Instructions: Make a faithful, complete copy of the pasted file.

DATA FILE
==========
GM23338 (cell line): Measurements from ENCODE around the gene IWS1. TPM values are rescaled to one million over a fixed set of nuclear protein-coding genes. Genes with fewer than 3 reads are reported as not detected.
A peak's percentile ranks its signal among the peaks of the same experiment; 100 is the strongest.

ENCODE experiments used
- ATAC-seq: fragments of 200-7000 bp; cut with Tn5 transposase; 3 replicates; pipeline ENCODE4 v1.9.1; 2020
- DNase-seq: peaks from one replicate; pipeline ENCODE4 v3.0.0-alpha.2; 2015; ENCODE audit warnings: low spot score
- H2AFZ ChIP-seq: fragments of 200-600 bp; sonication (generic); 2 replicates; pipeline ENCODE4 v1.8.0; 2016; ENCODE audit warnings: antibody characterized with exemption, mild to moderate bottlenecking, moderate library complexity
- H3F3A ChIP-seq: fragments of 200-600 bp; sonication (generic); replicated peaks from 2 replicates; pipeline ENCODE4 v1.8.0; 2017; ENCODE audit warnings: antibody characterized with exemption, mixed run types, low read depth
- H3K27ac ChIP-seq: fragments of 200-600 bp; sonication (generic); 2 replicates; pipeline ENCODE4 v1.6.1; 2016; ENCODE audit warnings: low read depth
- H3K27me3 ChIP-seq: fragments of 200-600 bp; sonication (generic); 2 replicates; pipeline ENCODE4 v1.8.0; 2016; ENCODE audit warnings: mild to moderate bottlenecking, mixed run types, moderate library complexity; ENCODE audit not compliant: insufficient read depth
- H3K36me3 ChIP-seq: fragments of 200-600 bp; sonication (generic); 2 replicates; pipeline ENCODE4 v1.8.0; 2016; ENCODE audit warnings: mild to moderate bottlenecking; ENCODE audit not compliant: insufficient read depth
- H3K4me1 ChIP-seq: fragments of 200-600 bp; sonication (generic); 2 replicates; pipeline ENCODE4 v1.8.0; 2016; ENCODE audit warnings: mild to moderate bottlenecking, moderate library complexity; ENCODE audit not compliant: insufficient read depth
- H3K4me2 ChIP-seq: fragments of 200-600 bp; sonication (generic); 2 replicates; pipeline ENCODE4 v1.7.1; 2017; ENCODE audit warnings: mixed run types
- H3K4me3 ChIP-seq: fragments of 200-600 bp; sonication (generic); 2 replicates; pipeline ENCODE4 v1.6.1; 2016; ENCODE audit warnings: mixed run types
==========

GM23338 (cell line): Measurements from ENCODE around the gene IWS1. TPM values are rescaled to one million over a fixed set of nuclear protein-coding genes. Genes with fewer than 3 reads are reported as not detected.
A peak's percentile ranks its signal among the peaks of the same experiment; 100 is the strongest.

ENCODE experiments used
- ATAC-seq: fragments of 200-7000 bp; cut with Tn5 transposase; 3 replicates; pipeline ENCODE4 v1.9.1; 2020
- DNase-seq: peaks from one replicate; pipeline ENCODE4 v3.0.0-alpha.2; 2015; ENCODE audit warnings: low spot score
- H2AFZ ChIP-seq: fragments of 200-600 bp; sonication (generic); 2 replicates; pipeline ENCODE4 v1.8.0; 2016; ENCODE audit warnings: antibody characterized with exemption, mild to moderate bottlenecking, moderate library complexity
- H3F3A ChIP-seq: fragments of 200-600 bp; sonication (generic); replicated peaks from 2 replicates; pipeline ENCODE4 v1.8.0; 2017; ENCODE audit warnings: antibody characterized with exemption, mixed run types, low read depth
- H3K27ac ChIP-seq: fragments of 200-600 bp; sonication (generic); 2 replicates; pipeline ENCODE4 v1.6.1; 2016; ENCODE audit warnings: low read depth
- H3K27me3 ChIP-seq: fragments of 200-600 bp; sonication (generic); 2 replicates; pipeline ENCODE4 v1.8.0; 2016; ENCODE audit warnings: mild to moderate bottlenecking, mixed run types, moderate library complexity; ENCODE audit not compliant: insufficient read depth
- H3K36me3 ChIP-seq: fragments of 200-600 bp; sonication (generic); 2 replicates; pipeline ENCODE4 v1.8.0; 2016; ENCODE audit warnings: mild to moderate bottlenecking; ENCODE audit not compliant: insufficient read depth
- H3K4me1 ChIP-seq: fragments of 200-600 bp; sonication (generic); 2 replicates; pipeline ENCODE4 v1.8.0; 2016; ENCODE audit warnings: mild to moderate bottlenecking, moderate library complexity; ENCODE audit not compliant: insufficient read depth
- H3K4me2 ChIP-seq: fragments of 200-600 bp; sonication (generic); 2 replicates; pipeline ENCODE4 v1.7.1; 2017; ENCODE audit warnings: mixed run types
- H3K4me3 ChIP-seq: fragments of 200-600 bp; sonication (generic); 2 replicates; pipeline ENCODE4 v1.6.1; 2016; ENCODE audit warnings: mixed run types